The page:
• George Callaghan

Reach your money goals


This blog talks about an area popular within the area of self-improvement and coaching, namely the process of goal setting. I’ll start by sketching out why it is important, before discussing some practical examples, with a focus on the money implications of your goals.

Counter intuitively in the mainly positive world of personal development and coaching, a useful gateway into thinking about why goals are important is to start with a negative definition. In other words, to come at the concept by thinking about what happens when someone has no goals? As the athlete and coach Bill Copeland commented “The trouble with not having a goal is that you can spend your life running up and down the field…"

If you stop and think about those around you, does the idea that many people are running around all the time not quite knowing where they are going or why they are in such a rush sound familiar? Might, in quiet moments of honest self-reflection, this even occasionally apply to you (disclaimer: I am also familiar with this tendency)?

So many of us are constantly busy with to-do lists, family pick-ups and drop offs, shopping, work, social lives, that there is little time to pause, reflect and plan.

This is where goal setting can help – and it works best like this: first you are encouraged to take a step back and consider your dreams and visions for the future. To work out and then work on what the financial coach Maria Nemeth describes as your life’s intentions. Examples might be that you want to be a successful business person; be financially independent; to be physically fit or to be a good parent.

Secondly, you identify a number of smaller goals which take you in the direction of these life’s intentions. This leads to the third and arguably most important element of goals – taking action to reach these goals. It is this potential for goals to motivate movement to change which makes the biggest contribution to our personal development and growth.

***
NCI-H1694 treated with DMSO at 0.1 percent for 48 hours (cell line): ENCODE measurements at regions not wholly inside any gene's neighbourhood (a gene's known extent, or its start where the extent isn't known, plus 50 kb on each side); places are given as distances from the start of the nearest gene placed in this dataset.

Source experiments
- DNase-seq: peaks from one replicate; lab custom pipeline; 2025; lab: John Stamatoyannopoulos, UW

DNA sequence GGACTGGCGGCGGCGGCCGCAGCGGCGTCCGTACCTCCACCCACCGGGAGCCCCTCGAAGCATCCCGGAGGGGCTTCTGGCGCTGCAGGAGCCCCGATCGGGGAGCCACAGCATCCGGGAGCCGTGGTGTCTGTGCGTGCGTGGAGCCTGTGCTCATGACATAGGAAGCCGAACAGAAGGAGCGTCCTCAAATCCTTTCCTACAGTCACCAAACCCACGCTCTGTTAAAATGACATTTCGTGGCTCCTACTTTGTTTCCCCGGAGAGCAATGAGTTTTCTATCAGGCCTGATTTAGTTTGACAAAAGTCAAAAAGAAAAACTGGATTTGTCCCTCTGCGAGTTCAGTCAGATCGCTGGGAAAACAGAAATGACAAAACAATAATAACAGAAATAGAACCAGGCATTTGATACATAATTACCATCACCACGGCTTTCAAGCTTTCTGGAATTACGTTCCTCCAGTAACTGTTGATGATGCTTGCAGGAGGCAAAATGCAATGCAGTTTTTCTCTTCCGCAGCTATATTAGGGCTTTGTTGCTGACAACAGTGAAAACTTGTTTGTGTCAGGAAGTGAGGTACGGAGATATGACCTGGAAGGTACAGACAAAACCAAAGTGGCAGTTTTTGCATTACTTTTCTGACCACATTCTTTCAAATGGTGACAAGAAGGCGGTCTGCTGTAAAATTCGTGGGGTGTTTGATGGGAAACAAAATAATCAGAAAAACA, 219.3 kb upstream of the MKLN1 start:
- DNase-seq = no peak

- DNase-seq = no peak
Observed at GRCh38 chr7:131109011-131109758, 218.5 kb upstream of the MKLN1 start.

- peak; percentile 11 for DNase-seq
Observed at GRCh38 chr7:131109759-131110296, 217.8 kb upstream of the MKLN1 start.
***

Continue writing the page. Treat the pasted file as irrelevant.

In order to make a connection between theory and reality it might help to think through a couple of examples. Let’s look first at being physically fit and healthy. One goal emerging from this might be to run a marathon, or swim 5k freestyle in the pool. Does this mean someone laces up their running shoes, heads out the door and immediately runs 26.2 miles? Of course not, they’d probably stop after a mile or so and give up, maybe even throwing a bit of self-blame into the mix “I knew I could never do it…”

That’s why those working in the field of goal setting encourage you to start small. So, for running it could be the couch to 5k, park run, 10k, half marathon and so on. An example with more obvious financial links might be the dream of financial independence. Again, this does not mean someone would immediately give up paid employment and move to a bothy in the country; rather they need a smaller series of stepping stone goals. Examples might be to live more frugally, say by aiming cut spending by 10% in month one, building up to 30 or 40 percent over time, then use the resulting surplus to build investments. They might also aim to re-skill so they could gain an additional flow of income. In both cases they would use small steps, almost mini-goals, to bring their dreams into reality.

Of course, there will be set backs along the way, indeed some commentators argue this is actually positive as it indicates you are moving out of your comfort zone and growing in a new direction. Recognising that obstacles will arise and developing strategies to overcome them is one reason working with a coach can help in clarifying your life's intentions and working out tactics and strategies for changes in money habits which allow someone to reach their money goals. This process has the potential to be tremendously positive and transformational – is it time to get out a pen and paper and work on your life’s intentions and money goals?


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